March 30th, 2009 10:39 AM by Lehel Szucs
Monday's bond market has opened in positive territory following early stock losses. The stock markets are reacting heavily to the weekend news about GM and Chrysler's bailout requests. The result is the Dow down 283 points while the Nasdaq has lost 51 points. The bond market is currently up 7/32, which will likely improve this morning's mortgage rates by approximately .250 of a discount point.
There is no relevant economic news scheduled for release today. The week brings us the release of only four important reports beginning tomorrow, but three of those four are considered to be very important and one is arguably the single most important data we see each month.
The first is March's Consumer Confidence Index (CCI) late tomorrow morning. This index gives us an indication of consumers' willingness to spend. Bond traders watch this data closely because consumer spending makes up two-thirds of our economy. If this report shows that confidence is falling, it would indicate that consumers are more apt to delay making large purchases. If the report reveals that confidence looks to be growing, we may see bond traders sell, pushing mortgage rates higher tomorrow morning. It is expected to show a reading of 27.0 for March.
The Institute for Supply Management (ISM) will release their manufacturing index late Wednesday morning. This index gives us an important measurement of manufacturer sentiment by surveying trade executives. A reading below 50 means more surveyed executives felt business worsened during the month than those who said it had improved. This month's report is expected to show a reading of 36.0, which would be a slight increase from February's reading of 35.8. This means that analysts think business sentiment remained close to last month's level.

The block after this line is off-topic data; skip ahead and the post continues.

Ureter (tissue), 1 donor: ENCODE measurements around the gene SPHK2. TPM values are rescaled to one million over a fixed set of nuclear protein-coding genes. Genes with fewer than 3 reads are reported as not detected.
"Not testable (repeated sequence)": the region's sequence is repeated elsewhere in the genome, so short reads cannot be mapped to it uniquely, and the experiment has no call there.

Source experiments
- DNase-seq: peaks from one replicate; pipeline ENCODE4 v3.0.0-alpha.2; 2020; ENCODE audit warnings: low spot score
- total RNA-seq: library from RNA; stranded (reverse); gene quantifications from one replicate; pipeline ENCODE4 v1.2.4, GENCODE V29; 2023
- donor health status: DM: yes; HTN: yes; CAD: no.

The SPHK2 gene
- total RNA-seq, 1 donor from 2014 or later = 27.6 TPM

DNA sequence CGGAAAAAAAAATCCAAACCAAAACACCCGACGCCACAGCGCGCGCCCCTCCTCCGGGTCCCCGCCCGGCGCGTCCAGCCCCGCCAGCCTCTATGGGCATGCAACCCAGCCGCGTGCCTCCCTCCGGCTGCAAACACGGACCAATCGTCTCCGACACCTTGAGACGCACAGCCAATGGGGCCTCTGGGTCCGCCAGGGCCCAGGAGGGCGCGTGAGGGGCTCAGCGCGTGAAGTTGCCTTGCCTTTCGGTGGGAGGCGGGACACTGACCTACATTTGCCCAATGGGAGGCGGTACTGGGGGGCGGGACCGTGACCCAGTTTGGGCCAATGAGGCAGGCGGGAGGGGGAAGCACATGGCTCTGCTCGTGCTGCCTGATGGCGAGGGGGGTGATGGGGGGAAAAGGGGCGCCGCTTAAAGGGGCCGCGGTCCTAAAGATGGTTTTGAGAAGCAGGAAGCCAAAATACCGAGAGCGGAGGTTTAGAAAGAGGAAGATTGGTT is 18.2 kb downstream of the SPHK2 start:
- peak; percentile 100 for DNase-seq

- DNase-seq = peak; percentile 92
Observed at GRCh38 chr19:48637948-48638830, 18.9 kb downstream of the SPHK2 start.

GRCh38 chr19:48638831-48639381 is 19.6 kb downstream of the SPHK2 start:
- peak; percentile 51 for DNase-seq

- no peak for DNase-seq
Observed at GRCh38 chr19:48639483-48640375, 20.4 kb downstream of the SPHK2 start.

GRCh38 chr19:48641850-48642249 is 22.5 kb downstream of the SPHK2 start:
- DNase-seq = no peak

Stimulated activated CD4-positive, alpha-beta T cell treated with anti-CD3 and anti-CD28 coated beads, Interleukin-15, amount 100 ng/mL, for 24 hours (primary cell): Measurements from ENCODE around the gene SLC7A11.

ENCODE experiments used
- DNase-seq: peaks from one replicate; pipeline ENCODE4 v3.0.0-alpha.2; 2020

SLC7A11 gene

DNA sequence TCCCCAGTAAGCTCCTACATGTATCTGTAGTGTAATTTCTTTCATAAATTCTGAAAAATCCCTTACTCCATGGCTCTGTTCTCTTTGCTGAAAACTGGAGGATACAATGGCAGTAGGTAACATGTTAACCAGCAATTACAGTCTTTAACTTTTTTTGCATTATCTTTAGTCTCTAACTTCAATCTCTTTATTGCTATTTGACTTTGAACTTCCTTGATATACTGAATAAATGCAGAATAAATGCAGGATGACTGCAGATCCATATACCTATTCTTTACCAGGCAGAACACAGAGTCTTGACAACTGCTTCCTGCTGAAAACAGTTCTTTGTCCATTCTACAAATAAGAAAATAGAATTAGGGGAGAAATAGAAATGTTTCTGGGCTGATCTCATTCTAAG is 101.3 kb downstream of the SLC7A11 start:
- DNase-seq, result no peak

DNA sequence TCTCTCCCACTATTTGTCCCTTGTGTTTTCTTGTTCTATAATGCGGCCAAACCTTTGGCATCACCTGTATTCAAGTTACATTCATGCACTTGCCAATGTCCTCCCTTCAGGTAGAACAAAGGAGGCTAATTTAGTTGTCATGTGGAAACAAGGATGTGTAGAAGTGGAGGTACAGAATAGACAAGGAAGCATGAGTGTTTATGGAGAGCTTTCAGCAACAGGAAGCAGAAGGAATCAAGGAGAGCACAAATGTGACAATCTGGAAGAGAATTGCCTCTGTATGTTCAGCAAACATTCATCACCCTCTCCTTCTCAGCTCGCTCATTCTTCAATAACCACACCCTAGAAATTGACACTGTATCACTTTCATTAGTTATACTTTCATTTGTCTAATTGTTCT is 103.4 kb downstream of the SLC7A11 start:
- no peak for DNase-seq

Overall, I expect to see the most movement in rates either Wednesday or Friday. Friday is the most important day of the week with the employme nt numbers being released, but we will likely see a fair amount of movement in rates Wednesday morning also. This will likely be a fairly active week for mortgage rates, therefore, it would be prudent to maintain contact with your mortgage professional if still floating an interest rate.
If I were considering financing/refinancing a home, I would.... Float if my closing was taking place within 7 days... Float if my closing was taking place between 8 and 20 days... Float if my closing was taking place between 21 and 60 days... Float if my closing was taking place over 60 days from now... This is only my opinion of what I would do if I were financing a home. It is only an opinion and cannot be guaranteed to be in the best interest of all/any other borrowers.
©Mortgage Commentary 2009